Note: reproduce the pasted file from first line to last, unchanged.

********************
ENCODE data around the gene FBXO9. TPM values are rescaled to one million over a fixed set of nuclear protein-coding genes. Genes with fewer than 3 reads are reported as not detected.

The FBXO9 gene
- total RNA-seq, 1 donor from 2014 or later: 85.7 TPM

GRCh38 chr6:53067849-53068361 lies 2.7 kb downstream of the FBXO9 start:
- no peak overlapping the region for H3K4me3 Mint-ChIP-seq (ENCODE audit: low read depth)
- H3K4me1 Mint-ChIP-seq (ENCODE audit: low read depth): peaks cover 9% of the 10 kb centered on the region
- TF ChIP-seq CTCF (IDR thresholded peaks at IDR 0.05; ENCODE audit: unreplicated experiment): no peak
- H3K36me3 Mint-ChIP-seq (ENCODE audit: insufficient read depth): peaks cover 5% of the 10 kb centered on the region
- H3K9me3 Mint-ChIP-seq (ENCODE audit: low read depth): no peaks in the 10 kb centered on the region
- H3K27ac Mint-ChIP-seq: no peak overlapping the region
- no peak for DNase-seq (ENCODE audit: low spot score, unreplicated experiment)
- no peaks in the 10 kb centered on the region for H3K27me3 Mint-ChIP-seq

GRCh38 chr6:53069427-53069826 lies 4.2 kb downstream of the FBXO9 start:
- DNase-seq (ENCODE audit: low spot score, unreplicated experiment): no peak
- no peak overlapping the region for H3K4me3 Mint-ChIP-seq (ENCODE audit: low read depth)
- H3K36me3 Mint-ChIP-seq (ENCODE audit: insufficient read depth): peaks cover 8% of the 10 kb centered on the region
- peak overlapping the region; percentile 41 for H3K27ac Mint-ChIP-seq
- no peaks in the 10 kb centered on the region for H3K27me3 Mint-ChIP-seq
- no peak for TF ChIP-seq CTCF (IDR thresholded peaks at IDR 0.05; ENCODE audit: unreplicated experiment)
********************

ENCODE data around the gene FBXO9. TPM values are rescaled to one million over a fixed set of nuclear protein-coding genes. Genes with fewer than 3 reads are reported as not detected.

The FBXO9 gene
- total RNA-seq, 1 donor from 2014 or later: 85.7 TPM

GRCh38 chr6:53067849-53068361 lies 2.7 kb downstream of the FBXO9 start:
- no peak overlapping the region for H3K4me3 Mint-ChIP-seq (ENCODE audit: low read depth)
- H3K4me1 Mint-ChIP-seq (ENCODE audit: low read depth): peaks cover 9% of the 10 kb centered on the region
- TF ChIP-seq CTCF (IDR thresholded peaks at IDR 0.05; ENCODE audit: unreplicated experiment): no peak
- H3K36me3 Mint-ChIP-seq (ENCODE audit: insufficient read depth): peaks cover 5% of the 10 kb centered on the region
- H3K9me3 Mint-ChIP-seq (ENCODE audit: low read depth): no peaks in the 10 kb centered on the region
- H3K27ac Mint-ChIP-seq: no peak overlapping the region
- no peak for DNase-seq (ENCODE audit: low spot score, unreplicated experiment)
- no peaks in the 10 kb centered on the region for H3K27me3 Mint-ChIP-seq

GRCh38 chr6:53069427-53069826 lies 4.2 kb downstream of the FBXO9 start:
- DNase-seq (ENCODE audit: low spot score, unreplicated experiment): no peak
- no peak overlapping the region for H3K4me3 Mint-ChIP-seq (ENCODE audit: low read depth)
- H3K36me3 Mint-ChIP-seq (ENCODE audit: insufficient read depth): peaks cover 8% of the 10 kb centered on the region
- peak overlapping the region; percentile 41 for H3K27ac Mint-ChIP-seq
- no peaks in the 10 kb centered on the region for H3K27me3 Mint-ChIP-seq
- no peak for TF ChIP-seq CTCF (IDR thresholded peaks at IDR 0.05; ENCODE audit: unreplicated experiment)